Six Reds who felt at home at Elland Road

Saturday 24 April 2021 17:00

This Sunday, Manchester United will visit Leeds United for the first time since 2011.

Despite a long-standing rivalry between the two clubs, there have been a handful of players who have donned both red and white in their careers.

Ahead of the game, we’ve profiled the most famous names who have turned out for both teams in the last 50 years...


Leeds shelled out £30,000 to secure the signing of Gordon McQueen from St Mirren before the start of the 1972/73 season.
Considered as the long-term successor to the ageing Jack Charlton by Don Revie, the big Scot formed a formidable defensive pairing with Norman Hunter in the mid-70s. His absence was felt in Leeds's 1975 European Cup final defeat to Bayern Munich, after picking up a suspension in the semi-final in Barcelona. 

Upon signing for the Reds in 1978, McQueen famously declared that “99 per cent of players want to play for Manchester United and the rest are liars."

He featured 184 times in the league at the heart of our defence and went on to play in the League Cup final and win the FA Cup, both in 1983.

The Scotland striker swapped Yorkshire for Lancashire during the summer of 1978, having initially made the move to English football from Greenock Morton in 1970, aged 18. By 1974, Jordan had firmly established himself as the go-to centre forward at Leeds, lining up in the starting XI for the 1973 Cup Winners’ Cup final as well as the 1975 European Cup final, both of which were lost - to AC Milan and Bayern Munich respectively. 

A brutish forward, Jordan played four seasons in the First Division for the Reds under Dave Sexton between 1977 and 1981. During that spell, he had a tally of 41 goals from 126 games across all competitions, before heading off to Italy where he joined AC Milan.  

In February of this year, AFC Bournemouth confirmed that Jordan had joined Jonathan Woodgate’s backroom staff, taking up the role of first-team coach.
Joe Jordan

The dependable defender broke into the first-team picture at Leeds United in 1983, when they were in the Second Division, and he made 72 league appearances for the Yorkshire club before moving to Oldham Athletic on a free transfer in 1986. 

He is, however, best remembered for his career in red. Irwin was part of seven title-winning squads in addition to lifting two FA Cups, the League Cup and, of course, the Champions League in 1999. Equally adept on either flank, Irwin is considered one of the greatest full-backs of the modern era; his lung-busting runs forward and deadly ability from set pieces will live long in the memory.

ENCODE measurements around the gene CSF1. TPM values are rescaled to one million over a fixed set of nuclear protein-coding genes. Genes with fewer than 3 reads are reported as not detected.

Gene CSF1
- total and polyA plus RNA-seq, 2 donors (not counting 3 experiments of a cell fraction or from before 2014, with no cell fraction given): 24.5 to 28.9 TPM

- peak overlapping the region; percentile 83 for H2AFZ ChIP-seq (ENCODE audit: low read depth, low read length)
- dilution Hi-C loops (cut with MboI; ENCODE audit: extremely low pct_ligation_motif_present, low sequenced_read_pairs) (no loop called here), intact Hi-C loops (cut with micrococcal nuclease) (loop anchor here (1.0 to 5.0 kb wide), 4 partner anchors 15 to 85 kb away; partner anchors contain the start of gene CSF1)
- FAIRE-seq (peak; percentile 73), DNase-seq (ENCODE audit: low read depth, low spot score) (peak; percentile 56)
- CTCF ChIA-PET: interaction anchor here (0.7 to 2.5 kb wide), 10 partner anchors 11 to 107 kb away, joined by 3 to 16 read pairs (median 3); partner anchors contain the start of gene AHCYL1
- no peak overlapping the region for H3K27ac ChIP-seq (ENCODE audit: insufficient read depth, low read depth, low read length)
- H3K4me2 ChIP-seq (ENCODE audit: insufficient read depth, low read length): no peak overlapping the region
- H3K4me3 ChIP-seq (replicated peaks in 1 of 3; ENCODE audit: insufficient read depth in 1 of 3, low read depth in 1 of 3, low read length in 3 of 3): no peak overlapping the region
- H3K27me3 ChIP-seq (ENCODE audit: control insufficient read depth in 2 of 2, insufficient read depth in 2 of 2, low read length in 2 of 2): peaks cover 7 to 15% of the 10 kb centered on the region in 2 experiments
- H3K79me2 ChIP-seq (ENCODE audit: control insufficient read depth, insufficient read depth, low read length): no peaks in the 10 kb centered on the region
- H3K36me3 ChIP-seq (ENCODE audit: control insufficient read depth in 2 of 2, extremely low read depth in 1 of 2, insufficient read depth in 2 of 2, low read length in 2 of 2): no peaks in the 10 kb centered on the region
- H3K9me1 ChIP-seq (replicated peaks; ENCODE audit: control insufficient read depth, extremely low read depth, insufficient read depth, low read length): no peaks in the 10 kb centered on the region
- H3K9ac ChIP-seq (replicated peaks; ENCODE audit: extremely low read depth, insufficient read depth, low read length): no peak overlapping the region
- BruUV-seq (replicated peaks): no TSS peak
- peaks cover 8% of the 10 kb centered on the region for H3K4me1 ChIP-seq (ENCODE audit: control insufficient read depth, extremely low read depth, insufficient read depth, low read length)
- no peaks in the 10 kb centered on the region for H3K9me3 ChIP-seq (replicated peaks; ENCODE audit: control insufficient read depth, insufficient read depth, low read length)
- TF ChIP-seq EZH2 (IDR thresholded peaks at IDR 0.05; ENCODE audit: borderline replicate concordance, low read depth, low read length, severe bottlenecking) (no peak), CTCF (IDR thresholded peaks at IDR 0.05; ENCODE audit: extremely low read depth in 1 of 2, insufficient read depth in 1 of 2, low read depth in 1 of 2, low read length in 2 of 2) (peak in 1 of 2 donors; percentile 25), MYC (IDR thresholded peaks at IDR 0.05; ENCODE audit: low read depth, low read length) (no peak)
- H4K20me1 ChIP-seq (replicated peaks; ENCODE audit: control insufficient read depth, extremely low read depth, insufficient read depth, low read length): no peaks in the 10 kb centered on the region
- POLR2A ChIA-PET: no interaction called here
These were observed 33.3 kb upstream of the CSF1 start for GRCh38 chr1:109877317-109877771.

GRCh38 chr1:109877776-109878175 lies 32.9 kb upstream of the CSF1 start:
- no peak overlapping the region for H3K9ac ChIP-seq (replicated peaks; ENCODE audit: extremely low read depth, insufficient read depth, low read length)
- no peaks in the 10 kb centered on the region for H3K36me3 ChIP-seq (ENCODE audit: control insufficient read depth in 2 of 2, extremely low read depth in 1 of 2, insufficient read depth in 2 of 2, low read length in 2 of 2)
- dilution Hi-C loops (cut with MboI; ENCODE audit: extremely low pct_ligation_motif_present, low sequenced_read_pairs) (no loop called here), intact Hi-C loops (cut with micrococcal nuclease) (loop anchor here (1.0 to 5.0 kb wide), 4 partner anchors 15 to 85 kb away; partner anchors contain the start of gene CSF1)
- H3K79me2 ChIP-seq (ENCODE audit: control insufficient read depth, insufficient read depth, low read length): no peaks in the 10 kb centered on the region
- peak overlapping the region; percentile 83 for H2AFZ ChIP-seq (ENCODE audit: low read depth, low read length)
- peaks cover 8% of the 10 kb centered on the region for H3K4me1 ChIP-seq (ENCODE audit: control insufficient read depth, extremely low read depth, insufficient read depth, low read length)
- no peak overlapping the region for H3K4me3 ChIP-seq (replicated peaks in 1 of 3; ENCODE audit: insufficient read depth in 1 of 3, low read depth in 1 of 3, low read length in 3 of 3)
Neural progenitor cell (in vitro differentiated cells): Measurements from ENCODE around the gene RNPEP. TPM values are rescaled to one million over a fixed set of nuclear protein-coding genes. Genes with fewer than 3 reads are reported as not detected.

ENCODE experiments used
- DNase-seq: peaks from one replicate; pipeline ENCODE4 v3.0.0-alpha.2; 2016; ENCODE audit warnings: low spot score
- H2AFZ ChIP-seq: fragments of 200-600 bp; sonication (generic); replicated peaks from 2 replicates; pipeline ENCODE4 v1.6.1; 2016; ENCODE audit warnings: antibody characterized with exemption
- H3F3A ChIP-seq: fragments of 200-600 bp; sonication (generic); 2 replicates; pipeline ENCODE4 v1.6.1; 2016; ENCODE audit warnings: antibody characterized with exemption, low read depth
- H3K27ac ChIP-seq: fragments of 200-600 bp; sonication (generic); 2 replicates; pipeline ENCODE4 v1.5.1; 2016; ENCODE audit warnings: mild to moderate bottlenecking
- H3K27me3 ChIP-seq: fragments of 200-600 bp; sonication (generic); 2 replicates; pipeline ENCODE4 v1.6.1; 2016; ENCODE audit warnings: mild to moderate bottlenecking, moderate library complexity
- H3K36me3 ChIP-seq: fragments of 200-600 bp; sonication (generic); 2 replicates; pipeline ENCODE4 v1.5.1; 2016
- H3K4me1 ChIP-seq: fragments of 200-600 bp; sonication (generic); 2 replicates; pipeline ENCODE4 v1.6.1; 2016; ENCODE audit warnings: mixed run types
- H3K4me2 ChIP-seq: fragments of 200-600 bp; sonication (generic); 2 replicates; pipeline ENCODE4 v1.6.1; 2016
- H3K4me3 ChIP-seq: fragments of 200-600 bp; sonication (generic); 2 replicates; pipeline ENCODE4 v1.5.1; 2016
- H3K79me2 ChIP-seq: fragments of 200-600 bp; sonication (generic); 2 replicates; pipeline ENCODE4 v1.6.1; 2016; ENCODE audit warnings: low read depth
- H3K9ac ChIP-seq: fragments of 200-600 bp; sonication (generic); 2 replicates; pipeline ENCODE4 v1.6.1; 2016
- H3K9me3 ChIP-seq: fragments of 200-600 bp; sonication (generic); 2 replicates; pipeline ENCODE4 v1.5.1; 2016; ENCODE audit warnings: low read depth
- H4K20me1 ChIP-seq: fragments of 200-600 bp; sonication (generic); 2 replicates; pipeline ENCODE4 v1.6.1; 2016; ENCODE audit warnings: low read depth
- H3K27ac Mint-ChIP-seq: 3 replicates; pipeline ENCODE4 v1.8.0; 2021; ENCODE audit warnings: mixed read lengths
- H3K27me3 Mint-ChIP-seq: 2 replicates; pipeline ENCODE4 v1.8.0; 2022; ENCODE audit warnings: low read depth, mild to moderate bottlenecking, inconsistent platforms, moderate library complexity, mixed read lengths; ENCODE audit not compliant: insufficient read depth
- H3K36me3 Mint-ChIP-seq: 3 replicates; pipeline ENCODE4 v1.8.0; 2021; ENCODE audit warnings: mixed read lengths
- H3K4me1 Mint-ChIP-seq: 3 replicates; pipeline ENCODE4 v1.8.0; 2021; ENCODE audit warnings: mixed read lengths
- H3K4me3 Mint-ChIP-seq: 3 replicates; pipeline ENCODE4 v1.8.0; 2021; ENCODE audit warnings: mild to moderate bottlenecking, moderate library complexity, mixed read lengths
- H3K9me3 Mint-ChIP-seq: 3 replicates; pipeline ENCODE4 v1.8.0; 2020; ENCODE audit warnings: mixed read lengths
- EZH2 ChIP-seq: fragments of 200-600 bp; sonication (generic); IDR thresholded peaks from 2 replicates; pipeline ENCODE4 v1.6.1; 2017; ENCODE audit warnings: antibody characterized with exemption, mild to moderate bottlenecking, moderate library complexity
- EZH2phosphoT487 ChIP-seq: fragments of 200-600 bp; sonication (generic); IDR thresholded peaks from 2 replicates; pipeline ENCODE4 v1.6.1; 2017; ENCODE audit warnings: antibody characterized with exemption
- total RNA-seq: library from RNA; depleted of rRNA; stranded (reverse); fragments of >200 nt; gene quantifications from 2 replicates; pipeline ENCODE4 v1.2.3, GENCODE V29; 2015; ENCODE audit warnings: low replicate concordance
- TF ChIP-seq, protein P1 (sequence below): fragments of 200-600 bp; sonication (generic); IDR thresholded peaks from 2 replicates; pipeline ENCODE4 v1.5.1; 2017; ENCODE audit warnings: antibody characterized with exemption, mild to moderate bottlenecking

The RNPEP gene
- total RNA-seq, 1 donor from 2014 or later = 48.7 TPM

Denis Irwin.

There is quite simply nothing left to say about this enigmatic Frenchman that hasn’t already been said. Arriving in England from Nîmes in January of 1992, Eric Cantona was instrumental to the Leeds side that won the final edition of the Football League's First Division before it became the Premier League at the start of 1992/93.

After just 28 league appearances for the Whites, Cantona had shown enough for Sir Alex Ferguson to swoop in and bring him over to Manchester for a fee of £1.2million. It was shrewd business as Eric hit the ground running at Old Trafford. Few players at any club, at any point in time, anywhere in the world will be able to match Cantona in terms of the impact he had at Old Trafford - his five seasons at United were nothing short of legendary. An impressive haul of 82 goals in 185 games doesn’t even do it justice. He had it all: he was the goalscorer, provider, leader, motivator and possessed a unique ability to set the footballing stage alight if and when he felt like it. A truly remarkable player. 


The Londoner moved north from his first club West Ham during November 2000. At the time, the £18million fee was a British transfer record, as well as the highest fee ever paid for a defender. Notably, Rio scored a decisive header for Leeds against Deportivo in the quarter-final of the Champions League during a memorable campaign that ended at the semi-final stage.
Rio Ferdinand and Alan Smith.
In July 2002, Ferdinand’s £33m move to United again set the record for the highest fee ever paid for a defender and for a British player in any position. He enjoyed 12 trophy-laden seasons at Old Trafford with numerous high points and heroic performances. Rio's partnership with Nemanja Vidic for several years in the mid-2000s was perhaps the pinnacle; the two kept out Barcelona over two legs of the Champions League semi-final in 2008, on the way to overcoming Chelsea in the Moscow final. Ferdinand left United for QPR in 2014 with 455 appearances, eight goals, six Premier League titles, two League Cups, four Community Shields, a Champions League and a FIFA Club World Cup to his name. 


The striker was just 18 when he made his first appearance in a Leeds shirt in 1998. Like Ferdinand, he was also part of the memorable squad in 2000/01 that reached the Champions League semi-finals. Throughout his time at Elland Road, Smith often featured alongside other memorable centre forwards, such as Mark Viduka, Harry Kewell, Robbie Keane and Jimmy-Floyd Hasselbaink, and he was considered one of England’s finest emerging talents by the time he arrived in Manchester in 2004.

Sir Alex Ferguson tried him in a number of different roles at Old Trafford, including at the base of midfield at certain points of the 2005/06 season. Fierce competition for squad places and a series of gruelling injuries limited Smith’s minutes throughout the first and second of his three years at Old Trafford, although towards the end of the 2006/07 campaign, Smith scored and played the full 90 minutes during our famous 7-1 thrashing of AS Roma in the Champions League. He also went on to feature in that season’s FA Cup final and received a winner’s medal for the 2006/07 Premier League title.